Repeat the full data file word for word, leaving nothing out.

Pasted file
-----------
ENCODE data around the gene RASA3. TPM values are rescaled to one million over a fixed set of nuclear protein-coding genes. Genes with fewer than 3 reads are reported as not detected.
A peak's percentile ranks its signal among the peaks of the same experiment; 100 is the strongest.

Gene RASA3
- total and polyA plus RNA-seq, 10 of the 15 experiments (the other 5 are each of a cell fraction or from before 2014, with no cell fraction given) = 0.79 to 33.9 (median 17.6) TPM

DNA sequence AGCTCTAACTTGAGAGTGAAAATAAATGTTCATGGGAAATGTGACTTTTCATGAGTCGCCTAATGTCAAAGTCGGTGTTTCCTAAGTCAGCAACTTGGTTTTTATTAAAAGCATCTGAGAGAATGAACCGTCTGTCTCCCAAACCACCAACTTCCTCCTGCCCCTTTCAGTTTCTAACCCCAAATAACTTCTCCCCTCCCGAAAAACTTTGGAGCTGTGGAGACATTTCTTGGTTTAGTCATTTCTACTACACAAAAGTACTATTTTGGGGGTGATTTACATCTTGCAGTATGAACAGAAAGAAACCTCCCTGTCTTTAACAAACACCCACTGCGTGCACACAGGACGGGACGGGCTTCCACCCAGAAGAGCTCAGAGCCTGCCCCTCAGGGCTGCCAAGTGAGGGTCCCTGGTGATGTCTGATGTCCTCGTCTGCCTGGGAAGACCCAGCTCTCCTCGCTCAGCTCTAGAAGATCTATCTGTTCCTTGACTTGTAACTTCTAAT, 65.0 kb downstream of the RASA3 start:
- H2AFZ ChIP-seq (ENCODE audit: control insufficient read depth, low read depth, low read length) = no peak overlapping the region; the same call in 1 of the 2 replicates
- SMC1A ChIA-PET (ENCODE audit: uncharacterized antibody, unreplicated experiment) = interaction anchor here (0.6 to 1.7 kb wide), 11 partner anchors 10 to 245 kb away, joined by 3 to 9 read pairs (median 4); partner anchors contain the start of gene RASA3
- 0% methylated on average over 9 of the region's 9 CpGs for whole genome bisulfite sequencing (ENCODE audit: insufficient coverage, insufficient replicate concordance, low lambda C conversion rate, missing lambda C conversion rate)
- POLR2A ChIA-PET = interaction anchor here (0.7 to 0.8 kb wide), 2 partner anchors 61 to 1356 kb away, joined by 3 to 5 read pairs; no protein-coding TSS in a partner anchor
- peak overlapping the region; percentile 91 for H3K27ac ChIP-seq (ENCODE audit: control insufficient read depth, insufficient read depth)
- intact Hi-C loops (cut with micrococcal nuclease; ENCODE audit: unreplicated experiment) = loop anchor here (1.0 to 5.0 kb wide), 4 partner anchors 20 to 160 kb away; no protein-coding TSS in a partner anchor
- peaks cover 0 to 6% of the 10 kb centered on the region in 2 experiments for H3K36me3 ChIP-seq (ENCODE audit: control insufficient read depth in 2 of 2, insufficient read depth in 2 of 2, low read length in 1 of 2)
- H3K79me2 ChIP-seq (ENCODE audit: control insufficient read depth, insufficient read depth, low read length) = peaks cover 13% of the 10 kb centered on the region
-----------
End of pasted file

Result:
ENCODE data around the gene RASA3. TPM values are rescaled to one million over a fixed set of nuclear protein-coding genes. Genes with fewer than 3 reads are reported as not detected.
A peak's percentile ranks its signal among the peaks of the same experiment; 100 is the strongest.

Gene RASA3
- total and polyA plus RNA-seq, 10 of the 15 experiments (the other 5 are each of a cell fraction or from before 2014, with no cell fraction given) = 0.79 to 33.9 (median 17.6) TPM

DNA sequence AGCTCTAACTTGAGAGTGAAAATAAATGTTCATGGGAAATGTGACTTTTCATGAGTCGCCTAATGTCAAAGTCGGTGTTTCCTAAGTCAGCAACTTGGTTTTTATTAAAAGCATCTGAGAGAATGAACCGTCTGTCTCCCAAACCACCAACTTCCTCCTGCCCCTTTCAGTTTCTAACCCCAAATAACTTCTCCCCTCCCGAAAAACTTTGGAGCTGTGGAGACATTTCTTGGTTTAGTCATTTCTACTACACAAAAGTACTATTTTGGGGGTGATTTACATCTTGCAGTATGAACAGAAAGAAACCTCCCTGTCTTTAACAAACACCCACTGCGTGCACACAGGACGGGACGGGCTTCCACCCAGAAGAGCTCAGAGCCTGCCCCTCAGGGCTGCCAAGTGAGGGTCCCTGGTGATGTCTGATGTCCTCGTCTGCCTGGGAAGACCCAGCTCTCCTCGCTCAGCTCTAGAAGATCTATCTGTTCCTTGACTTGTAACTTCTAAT, 65.0 kb downstream of the RASA3 start:
- H2AFZ ChIP-seq (ENCODE audit: control insufficient read depth, low read depth, low read length) = no peak overlapping the region; the same call in 1 of the 2 replicates
- SMC1A ChIA-PET (ENCODE audit: uncharacterized antibody, unreplicated experiment) = interaction anchor here (0.6 to 1.7 kb wide), 11 partner anchors 10 to 245 kb away, joined by 3 to 9 read pairs (median 4); partner anchors contain the start of gene RASA3
- 0% methylated on average over 9 of the region's 9 CpGs for whole genome bisulfite sequencing (ENCODE audit: insufficient coverage, insufficient replicate concordance, low lambda C conversion rate, missing lambda C conversion rate)
- POLR2A ChIA-PET = interaction anchor here (0.7 to 0.8 kb wide), 2 partner anchors 61 to 1356 kb away, joined by 3 to 5 read pairs; no protein-coding TSS in a partner anchor
- peak overlapping the region; percentile 91 for H3K27ac ChIP-seq (ENCODE audit: control insufficient read depth, insufficient read depth)
- intact Hi-C loops (cut with micrococcal nuclease; ENCODE audit: unreplicated experiment) = loop anchor here (1.0 to 5.0 kb wide), 4 partner anchors 20 to 160 kb away; no protein-coding TSS in a partner anchor
- peaks cover 0 to 6% of the 10 kb centered on the region in 2 experiments for H3K36me3 ChIP-seq (ENCODE audit: control insufficient read depth in 2 of 2, insufficient read depth in 2 of 2, low read length in 1 of 2)
- H3K79me2 ChIP-seq (ENCODE audit: control insufficient read depth, insufficient read depth, low read length) = peaks cover 13% of the 10 kb centered on the region